How do Credit Rating Agencies Work?

how do credit rating agencies work

What is a Credit Rating?

A Credit Rating is a score given to a borrower which is an expression of credit risk. that is, the likelihood that the borrower will repay a loan. If the borrower is a healthy business making a lot of profit there is a high likelihood that the lender will get back his principal & the agreed-upon interest. If the borrower is a "junk" company, the lender has less likelihood of getting his money back with interest (higher probability that the borrower will default ). The credit rating look like grades you get in school (A, A+, B-, etc.).

The ratings range from AAA* to D (fail grade). In the international bond markets, most countries and businesses are rated this way. Here are the "grades" of Eurozone countries:

Who does this rating?

There are dedicated companies that perform this credit rating. In theory, in anyone could start their own credit rating agency (think of it like a movie review website), but in practice only the top agencies are recognized for legal purposes (the U.S. Securities and Exchange Commission confers the legal status " Nationally Recognized Statistical Ratings Organization " (NRSRO) on credit rating agencies that the regulators have determined provide accurate enough ratings to enable a legal requirement that certain lenders (e.g. commercial banks, pension funds) not lend to debtors who are determined by the rating agencies to not be of "investment grade"). In the USA, there are these top 3: Standard & Poor's , Moody's Investors Service and Fitch Ratings . S&P traces its origin to 1860, among the oldest financial companies around.

These companies have been around for more than a century and have built a reputation for a fair*/trustworthy* rankings of the borrower.

How do they rate a company/nation?

When it comes to countries, S&P has a 5-8 member team that analyzes the following things:

  1. Political Risk . If the country is in turmoil, it has a less chance of repaying anything.
  2. Regulatory risk. If

    they are enacting really stupid and foolish rules that shoots them in the foot.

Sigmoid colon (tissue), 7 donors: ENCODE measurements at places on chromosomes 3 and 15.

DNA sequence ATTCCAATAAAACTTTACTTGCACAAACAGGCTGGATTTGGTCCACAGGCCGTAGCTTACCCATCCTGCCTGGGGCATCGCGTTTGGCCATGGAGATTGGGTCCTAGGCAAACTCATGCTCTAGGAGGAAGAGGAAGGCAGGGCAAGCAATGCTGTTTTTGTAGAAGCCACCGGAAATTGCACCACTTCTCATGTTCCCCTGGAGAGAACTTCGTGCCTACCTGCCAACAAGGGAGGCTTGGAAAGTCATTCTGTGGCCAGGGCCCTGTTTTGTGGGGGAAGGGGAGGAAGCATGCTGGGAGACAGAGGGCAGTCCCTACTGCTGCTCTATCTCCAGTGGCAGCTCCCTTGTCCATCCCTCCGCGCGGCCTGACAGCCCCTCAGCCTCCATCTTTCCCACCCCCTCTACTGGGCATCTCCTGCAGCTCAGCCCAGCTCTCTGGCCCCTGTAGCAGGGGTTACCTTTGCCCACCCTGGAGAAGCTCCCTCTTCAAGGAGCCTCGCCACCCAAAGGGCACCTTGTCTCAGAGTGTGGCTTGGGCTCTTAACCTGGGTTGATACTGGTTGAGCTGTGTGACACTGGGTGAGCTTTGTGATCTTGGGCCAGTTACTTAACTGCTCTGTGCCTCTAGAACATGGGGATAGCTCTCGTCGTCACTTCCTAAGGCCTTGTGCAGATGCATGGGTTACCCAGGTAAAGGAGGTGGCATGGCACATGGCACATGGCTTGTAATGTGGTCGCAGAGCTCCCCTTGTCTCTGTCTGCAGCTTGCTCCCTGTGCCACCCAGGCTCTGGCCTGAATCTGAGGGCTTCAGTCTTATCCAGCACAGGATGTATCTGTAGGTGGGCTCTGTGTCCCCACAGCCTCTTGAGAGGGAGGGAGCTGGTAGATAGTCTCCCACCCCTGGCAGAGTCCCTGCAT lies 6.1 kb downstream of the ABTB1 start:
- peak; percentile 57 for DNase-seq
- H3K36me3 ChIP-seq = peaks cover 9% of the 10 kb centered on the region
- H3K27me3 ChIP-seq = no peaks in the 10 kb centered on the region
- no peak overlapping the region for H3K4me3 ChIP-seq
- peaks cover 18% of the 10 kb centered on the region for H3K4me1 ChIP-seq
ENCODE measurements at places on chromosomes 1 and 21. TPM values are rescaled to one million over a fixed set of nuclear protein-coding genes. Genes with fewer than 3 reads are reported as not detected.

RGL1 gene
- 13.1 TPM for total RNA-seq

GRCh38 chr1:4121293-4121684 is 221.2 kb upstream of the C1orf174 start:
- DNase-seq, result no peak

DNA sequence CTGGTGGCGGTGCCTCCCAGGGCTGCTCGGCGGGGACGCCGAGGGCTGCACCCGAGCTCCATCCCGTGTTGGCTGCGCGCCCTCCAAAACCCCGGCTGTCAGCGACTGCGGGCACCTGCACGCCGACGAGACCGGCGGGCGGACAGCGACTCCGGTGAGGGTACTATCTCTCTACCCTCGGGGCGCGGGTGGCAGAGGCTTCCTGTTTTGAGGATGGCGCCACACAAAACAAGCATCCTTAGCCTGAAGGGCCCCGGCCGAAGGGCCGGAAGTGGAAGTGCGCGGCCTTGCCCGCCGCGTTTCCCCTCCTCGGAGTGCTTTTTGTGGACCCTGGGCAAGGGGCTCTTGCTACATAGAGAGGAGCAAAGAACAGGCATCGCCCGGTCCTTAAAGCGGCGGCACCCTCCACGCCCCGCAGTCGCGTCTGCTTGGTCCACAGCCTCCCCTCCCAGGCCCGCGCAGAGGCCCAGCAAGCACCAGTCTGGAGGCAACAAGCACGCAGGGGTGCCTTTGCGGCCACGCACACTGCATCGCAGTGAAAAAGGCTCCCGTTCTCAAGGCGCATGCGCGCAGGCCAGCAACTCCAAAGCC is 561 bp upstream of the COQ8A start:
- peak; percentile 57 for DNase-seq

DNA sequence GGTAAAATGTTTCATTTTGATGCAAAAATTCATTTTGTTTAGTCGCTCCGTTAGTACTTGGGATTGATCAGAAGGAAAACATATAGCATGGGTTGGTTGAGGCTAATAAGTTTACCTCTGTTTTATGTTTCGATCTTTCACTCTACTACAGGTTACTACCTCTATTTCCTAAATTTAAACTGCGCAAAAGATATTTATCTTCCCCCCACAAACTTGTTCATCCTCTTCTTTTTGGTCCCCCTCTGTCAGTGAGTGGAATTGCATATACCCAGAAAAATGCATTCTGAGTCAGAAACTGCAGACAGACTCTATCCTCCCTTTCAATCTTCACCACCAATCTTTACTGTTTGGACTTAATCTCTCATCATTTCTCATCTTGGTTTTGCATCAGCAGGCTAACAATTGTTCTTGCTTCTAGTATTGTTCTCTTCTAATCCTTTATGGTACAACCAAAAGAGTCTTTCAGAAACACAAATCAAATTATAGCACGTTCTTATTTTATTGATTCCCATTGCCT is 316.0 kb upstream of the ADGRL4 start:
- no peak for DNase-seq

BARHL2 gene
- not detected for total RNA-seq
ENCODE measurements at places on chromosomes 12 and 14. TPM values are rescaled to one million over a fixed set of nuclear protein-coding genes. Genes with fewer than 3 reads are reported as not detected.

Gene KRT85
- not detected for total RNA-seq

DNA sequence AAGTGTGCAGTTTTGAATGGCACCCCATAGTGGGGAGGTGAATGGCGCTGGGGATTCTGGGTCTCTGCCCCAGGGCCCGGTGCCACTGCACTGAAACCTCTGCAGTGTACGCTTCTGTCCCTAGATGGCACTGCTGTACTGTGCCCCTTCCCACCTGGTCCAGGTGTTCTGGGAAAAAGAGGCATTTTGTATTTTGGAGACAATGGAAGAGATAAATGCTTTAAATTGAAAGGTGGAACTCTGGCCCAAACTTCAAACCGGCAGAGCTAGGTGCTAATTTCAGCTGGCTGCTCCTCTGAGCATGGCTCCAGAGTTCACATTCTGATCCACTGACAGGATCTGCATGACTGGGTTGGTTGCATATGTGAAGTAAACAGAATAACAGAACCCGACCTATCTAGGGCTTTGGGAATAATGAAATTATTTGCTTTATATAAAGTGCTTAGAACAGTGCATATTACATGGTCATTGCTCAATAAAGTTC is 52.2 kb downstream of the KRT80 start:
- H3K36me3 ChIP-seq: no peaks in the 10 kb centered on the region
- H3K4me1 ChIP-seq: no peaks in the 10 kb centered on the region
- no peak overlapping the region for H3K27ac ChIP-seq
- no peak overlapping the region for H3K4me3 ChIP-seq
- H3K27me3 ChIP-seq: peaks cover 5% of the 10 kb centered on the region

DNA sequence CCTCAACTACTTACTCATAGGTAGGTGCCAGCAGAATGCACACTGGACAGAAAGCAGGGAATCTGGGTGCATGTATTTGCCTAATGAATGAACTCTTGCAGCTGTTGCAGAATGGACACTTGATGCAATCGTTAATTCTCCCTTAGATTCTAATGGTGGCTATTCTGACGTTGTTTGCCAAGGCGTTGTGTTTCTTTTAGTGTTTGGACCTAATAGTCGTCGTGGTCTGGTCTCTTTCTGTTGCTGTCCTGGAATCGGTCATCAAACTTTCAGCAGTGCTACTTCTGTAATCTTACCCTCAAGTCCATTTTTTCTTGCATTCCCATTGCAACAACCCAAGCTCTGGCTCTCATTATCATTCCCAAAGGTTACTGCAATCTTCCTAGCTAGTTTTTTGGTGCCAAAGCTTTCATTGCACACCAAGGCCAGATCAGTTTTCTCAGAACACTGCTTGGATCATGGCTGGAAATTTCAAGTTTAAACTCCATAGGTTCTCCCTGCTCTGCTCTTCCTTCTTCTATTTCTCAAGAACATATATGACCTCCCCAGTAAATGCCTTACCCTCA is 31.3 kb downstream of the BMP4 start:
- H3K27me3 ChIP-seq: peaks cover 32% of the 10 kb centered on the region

3. External risk. Is there are threat of war or trade sanctions?
  4. Fiscal risk. Is the government borrowing too much and spends way over?
  5. Economic risk. Is the productivity of the country slowing down and the GDP growth coming down? If economy is in turmoil, the government can tax people less.

When it comes to businesses and non-profits, they see the following:

  1. The quality of the assets. Are there new buildings and other assets that are worthy enough that the lender could take as collateral if borrower fails to repay.
  2. Quality of the management team. Are they led by smart, visionary people who can run an organization?
  • Quality of the business. Is it profit making? Are the sales growing? Are there are major market risks?
  • Financial Balance Sheet. How much have they already borrowed? Can they service this much debt? What is their existing monthly payment to the loan?
  • When my business school was rated, rating agencies looked for GMAT scores of average applicants, newness of the buildings, etc. because these are the things that matter to the success of the business school.

    Why does the rating matter?

    Credit ratings signify how risky a borrower is. The worse the rating, the harder it is to get a loan anywhere. Even when you get the loans, it will be at a lot higher interest rate. For instance, if you are rated AAA you could borrow at 2-3% annual interest rate. However, if you are rated C ("junk" grade) you have to pay more than 10% on interest rate.

    Let us take the case of India. India has $350 billion in external debt ministr. At 2% interest, we will pay an annual interest of $7 billion (Rs.35000 Crores). At 10% interest, we will pay an interest of $35 billion (Rs.175,000 Crores). [1 Crore = 100 million Indian rupees].


    Category: Credit

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